According to legends common in the Congo River basin, the mokele-mbembe is a large regional herbivore and lives in the lake Tele and its surroundings, preferring deep water, often appears at the turns of the river.

Monster of white river

Creature from urban legends USA. Lives in the river white river (near Newport in Arkansas). It looks like a grey fish "with a width of the car length with three cars". First saw her in 1915.

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Morag

In Scottish folklore, the serpent that lives in Loch Morar. Emits eerie moaning.

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Sea

In Chinese and Japanese folklore, a generic term for a multitude of water spirits living in uninhabited places and feeding on human corpses.

They look like children about three years old, with red or black skin, red eyes, long ears and long beautiful hair.

Moss

A creature called Moss or Moss Man exists in local legends of Florida. It lives in swamps. Most often it can be detected by inhuman screams coming from an unknown source.

It runs through the swamp waters, destroying everything in its path. At him bright eyes that shine with an amber or reddish hue. It is bipedal and looks a bit like a monkey.

The moss man is tall, looks like a snowman, but leaves and grasses grow in his fur, which gives him a greenish tint. It usually attacks rabbits in pens and livestock of local residents, but it can also attack humans.

Nacker

A dragon who lived in the county of Sussex in England. His home was a bottomless, as they say, hole, which was called "Knucker's Hole" (Knucker's Hole). A stream of water erupts from there, but no one has seen the water flow in there.

This is an aquatic creature with small wings, but not flying.

Nucky

Water spirits in the Finnish folklore called Nucky. These humanoid creatures with horse hooves inhabit all deep waters nazwisko from it's natural origin or artificial (river or well).

They are very dangerous, because for fun dragged the man into the water and drown.

Nauelito

Nauelito is a lake monster, presumably living in Lake Nahuel-Huapi in Patagonia (Argentina). 

The creature is named after the lake in which it supposedly lives, and is described as a giant snake or a creature with a huge hump, as well as a plesiosaur.

Niwasi

According to Gypsy legends, in deep rivers are Nepali – Gypsy analog of the evil water, wlasciwego people under water. This creature with fire-red hair and a long beard, with green eyes has a reason a horse's hoof.

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Nukelavi

In the folklore of the Scottish Orkney Islands, a sea monster, like a creepy centaur without skin (the body of a man without legs, fixed on the back of a horse). He came out of the sea and sowed terror on his way — where he passed, bread lay, cattle fell, and anyone who met him died at his hands.

Nure-onna

In Japanese mythology, a snake woman living in reservoirs, who lures men with her female half, attacks them, eats or drinks blood. Able to take the form of a woman with a baby in her arms to attract the attention of the victim.

Nyogl

A water horse in the folklore of the Shetland Islands. It usually harms people: it lures riders and drags them into the water on itself, and also stops the mill wheels of watermills, etc. A very fast creature.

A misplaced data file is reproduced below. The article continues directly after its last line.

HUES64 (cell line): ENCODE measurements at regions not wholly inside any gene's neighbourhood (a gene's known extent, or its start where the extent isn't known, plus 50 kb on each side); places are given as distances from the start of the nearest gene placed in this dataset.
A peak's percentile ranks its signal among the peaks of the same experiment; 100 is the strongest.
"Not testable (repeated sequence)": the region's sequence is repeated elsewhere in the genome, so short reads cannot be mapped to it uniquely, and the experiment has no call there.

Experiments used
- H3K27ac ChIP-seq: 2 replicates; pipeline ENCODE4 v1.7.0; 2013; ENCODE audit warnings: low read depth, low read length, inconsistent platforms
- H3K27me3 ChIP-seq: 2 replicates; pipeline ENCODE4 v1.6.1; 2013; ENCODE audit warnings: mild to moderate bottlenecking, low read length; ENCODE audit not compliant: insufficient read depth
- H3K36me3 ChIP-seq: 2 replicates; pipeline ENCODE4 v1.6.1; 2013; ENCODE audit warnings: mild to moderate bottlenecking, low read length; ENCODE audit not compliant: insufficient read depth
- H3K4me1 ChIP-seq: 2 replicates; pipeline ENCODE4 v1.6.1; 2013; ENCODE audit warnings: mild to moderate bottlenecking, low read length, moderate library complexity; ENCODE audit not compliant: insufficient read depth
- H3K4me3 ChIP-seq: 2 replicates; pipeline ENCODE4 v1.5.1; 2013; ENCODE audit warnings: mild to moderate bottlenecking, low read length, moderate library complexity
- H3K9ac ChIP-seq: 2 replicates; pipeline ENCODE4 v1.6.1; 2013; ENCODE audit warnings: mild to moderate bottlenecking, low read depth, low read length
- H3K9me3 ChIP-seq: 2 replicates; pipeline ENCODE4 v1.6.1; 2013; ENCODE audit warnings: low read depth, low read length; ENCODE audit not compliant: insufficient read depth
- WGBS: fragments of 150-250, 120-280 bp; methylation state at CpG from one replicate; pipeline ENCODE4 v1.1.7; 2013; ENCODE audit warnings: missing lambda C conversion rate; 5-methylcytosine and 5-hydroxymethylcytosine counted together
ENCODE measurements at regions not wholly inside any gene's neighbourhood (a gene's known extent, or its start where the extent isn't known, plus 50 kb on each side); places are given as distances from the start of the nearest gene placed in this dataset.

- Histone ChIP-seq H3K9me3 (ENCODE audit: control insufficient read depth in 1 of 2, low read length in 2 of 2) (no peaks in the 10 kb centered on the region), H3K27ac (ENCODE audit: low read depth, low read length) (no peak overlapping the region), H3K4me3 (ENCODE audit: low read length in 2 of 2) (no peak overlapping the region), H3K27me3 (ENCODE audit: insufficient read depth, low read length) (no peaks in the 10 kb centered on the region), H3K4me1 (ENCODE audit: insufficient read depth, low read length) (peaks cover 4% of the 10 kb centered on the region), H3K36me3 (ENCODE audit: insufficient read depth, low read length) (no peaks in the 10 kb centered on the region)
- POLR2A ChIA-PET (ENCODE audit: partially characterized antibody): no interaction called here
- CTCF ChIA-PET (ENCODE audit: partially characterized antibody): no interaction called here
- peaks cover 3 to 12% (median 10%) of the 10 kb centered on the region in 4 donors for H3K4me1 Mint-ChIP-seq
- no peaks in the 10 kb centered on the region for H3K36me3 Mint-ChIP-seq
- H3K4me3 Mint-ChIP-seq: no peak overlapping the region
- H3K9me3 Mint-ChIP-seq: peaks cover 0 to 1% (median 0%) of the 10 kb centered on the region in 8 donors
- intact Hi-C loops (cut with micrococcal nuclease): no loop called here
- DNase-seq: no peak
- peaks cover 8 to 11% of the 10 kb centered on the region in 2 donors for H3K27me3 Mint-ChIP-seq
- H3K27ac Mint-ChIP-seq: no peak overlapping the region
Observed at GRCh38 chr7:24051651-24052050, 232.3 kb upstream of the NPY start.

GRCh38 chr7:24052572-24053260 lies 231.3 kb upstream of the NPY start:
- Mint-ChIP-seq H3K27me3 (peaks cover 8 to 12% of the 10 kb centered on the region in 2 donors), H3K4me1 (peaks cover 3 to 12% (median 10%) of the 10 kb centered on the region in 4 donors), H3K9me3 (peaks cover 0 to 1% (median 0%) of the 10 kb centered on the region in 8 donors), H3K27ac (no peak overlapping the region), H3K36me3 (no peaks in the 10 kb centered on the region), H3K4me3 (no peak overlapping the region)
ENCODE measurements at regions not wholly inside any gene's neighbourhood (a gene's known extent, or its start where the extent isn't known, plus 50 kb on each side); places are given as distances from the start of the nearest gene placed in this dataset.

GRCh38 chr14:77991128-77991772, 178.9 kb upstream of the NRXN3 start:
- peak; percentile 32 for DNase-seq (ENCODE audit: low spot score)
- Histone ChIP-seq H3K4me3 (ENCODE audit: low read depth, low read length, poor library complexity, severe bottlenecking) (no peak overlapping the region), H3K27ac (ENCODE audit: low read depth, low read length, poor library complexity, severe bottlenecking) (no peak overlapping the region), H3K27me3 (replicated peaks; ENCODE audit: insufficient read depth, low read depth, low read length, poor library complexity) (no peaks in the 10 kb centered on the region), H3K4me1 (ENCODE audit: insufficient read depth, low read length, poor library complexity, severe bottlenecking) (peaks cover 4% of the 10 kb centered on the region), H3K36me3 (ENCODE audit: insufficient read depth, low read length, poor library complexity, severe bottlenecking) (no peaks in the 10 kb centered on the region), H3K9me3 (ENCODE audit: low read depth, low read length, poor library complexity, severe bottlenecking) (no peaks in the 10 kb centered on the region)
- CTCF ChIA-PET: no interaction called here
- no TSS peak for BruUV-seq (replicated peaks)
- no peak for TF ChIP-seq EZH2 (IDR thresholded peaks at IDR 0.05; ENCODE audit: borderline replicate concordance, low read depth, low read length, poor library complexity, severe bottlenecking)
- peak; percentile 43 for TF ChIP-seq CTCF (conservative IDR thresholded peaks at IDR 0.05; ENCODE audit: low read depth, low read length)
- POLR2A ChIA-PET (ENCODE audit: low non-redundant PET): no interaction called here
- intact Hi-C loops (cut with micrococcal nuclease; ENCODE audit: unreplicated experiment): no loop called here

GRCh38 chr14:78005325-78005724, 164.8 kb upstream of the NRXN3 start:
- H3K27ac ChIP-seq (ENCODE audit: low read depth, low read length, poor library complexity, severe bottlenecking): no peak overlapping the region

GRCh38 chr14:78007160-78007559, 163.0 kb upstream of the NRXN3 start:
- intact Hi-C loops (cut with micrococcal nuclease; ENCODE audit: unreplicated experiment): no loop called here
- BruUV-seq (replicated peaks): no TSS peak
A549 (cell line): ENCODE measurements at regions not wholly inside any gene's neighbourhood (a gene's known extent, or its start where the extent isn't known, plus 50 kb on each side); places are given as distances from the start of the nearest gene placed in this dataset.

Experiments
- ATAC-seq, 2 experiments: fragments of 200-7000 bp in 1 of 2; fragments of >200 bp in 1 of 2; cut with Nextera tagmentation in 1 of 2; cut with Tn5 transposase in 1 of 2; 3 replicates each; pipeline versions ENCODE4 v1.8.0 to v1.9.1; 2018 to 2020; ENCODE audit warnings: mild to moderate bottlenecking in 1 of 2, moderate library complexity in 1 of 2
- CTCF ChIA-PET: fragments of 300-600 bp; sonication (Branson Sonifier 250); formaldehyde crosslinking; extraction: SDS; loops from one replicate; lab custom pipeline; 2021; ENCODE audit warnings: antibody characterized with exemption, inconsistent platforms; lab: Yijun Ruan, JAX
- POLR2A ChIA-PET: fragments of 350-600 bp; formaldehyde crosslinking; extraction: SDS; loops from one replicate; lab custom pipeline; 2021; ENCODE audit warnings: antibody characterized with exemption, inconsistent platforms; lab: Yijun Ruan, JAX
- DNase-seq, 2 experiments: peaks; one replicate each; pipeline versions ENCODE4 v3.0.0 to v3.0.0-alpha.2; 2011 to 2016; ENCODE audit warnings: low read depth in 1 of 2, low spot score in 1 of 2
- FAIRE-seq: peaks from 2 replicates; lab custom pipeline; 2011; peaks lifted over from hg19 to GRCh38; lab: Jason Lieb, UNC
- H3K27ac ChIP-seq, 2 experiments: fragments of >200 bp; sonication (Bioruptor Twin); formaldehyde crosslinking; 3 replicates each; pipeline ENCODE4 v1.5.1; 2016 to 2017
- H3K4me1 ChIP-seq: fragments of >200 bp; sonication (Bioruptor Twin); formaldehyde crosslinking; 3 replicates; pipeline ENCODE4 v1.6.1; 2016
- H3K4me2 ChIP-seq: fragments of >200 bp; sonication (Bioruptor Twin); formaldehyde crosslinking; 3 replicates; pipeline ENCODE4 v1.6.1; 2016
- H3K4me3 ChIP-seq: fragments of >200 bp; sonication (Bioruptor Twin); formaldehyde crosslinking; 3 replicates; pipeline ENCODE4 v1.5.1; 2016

Nyakki

An inhabitant of fresh water in Finnish folklore. Lures children and young people into the water, where they drown.

Belief in this creature is a folk tradition that came to Finland from Scandinavia. In Sweden and Norway, it corresponds to the word näcken, which is believed to be rooted in the nix, the water spirits of German folklore.

A werewolf, usually appearing in the form of a human or animal, sometimes in the form of a stone, log or log. You can escape from it by calling it by name.

Ogopogo

According to Indian legends, the monster lives in Okanagan Lake (British Columbia, Canada). A man who committed a terrible murder turned into him. It has a log-shaped shape, with a head resembling a horse or goat.

Ancient rock carvings depicted a creature with a long neck, a narrow body and four fins.

Ozernitsa

Lake subspecies of mermaids in the Belarusian folklore. They looked like a rather beautiful girl with long hair that went to the beach and swung on the branches of birches and willows. Those who met them could tickle to death.

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Oymyakon monster

Relic monster, inhabiting, according to numerous legends, in lake labynkyr in the territory of Oymyakonsky district in the East of Yakutia. It is dark grey in colour with a huge mouth, very aggressive and dangerous creature, able to go ashore.

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Omutnik

Water spirit from the mythology of Russia and Belarus. He likes to settle in the deepest and most dangerous places of the river, lake, including in the pools.

Monk Icahn

The water people (mermaids) from the folklore of Indonesia. Their hands and faces are similar to human ones, and their mouth is very wide and looks like a carp's mouth. In length, these creatures reach one and a half meters. Their skin is pink, and there are spikes on their heads. The fingers and toes of the creatures have webbing, and the rest of the body is covered with growths similar to algae. Unlike classic mermaids, they have ordinary human legs, not fish tails. Their swimming style is similar to breaststroke.